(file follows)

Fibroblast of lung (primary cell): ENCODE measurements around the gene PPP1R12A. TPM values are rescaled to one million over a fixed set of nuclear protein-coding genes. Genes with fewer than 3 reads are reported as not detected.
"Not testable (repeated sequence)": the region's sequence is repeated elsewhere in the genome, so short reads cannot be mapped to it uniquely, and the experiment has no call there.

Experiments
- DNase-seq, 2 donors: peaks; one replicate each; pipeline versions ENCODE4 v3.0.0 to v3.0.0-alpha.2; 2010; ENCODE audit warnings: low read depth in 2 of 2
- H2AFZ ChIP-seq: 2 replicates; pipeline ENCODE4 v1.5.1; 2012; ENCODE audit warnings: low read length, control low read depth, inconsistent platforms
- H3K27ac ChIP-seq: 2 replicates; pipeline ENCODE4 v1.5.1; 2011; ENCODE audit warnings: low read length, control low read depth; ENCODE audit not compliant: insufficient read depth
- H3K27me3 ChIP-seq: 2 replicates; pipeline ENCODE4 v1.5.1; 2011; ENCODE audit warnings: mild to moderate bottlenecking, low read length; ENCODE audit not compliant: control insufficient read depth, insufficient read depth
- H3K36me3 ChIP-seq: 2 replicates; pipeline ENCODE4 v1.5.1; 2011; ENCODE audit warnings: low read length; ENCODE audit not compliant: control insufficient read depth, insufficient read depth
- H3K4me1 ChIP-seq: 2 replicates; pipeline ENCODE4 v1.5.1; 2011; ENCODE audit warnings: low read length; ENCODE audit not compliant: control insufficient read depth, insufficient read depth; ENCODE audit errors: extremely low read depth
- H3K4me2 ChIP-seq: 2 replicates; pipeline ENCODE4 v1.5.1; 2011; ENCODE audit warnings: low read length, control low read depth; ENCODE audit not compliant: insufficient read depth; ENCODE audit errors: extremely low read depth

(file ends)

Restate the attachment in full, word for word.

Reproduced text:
Fibroblast of lung (primary cell): ENCODE measurements around the gene PPP1R12A. TPM values are rescaled to one million over a fixed set of nuclear protein-coding genes. Genes with fewer than 3 reads are reported as not detected.
"Not testable (repeated sequence)": the region's sequence is repeated elsewhere in the genome, so short reads cannot be mapped to it uniquely, and the experiment has no call there.

Experiments
- DNase-seq, 2 donors: peaks; one replicate each; pipeline versions ENCODE4 v3.0.0 to v3.0.0-alpha.2; 2010; ENCODE audit warnings: low read depth in 2 of 2
- H2AFZ ChIP-seq: 2 replicates; pipeline ENCODE4 v1.5.1; 2012; ENCODE audit warnings: low read length, control low read depth, inconsistent platforms
- H3K27ac ChIP-seq: 2 replicates; pipeline ENCODE4 v1.5.1; 2011; ENCODE audit warnings: low read length, control low read depth; ENCODE audit not compliant: insufficient read depth
- H3K27me3 ChIP-seq: 2 replicates; pipeline ENCODE4 v1.5.1; 2011; ENCODE audit warnings: mild to moderate bottlenecking, low read length; ENCODE audit not compliant: control insufficient read depth, insufficient read depth
- H3K36me3 ChIP-seq: 2 replicates; pipeline ENCODE4 v1.5.1; 2011; ENCODE audit warnings: low read length; ENCODE audit not compliant: control insufficient read depth, insufficient read depth
- H3K4me1 ChIP-seq: 2 replicates; pipeline ENCODE4 v1.5.1; 2011; ENCODE audit warnings: low read length; ENCODE audit not compliant: control insufficient read depth, insufficient read depth; ENCODE audit errors: extremely low read depth
- H3K4me2 ChIP-seq: 2 replicates; pipeline ENCODE4 v1.5.1; 2011; ENCODE audit warnings: low read length, control low read depth; ENCODE audit not compliant: insufficient read depth; ENCODE audit errors: extremely low read depth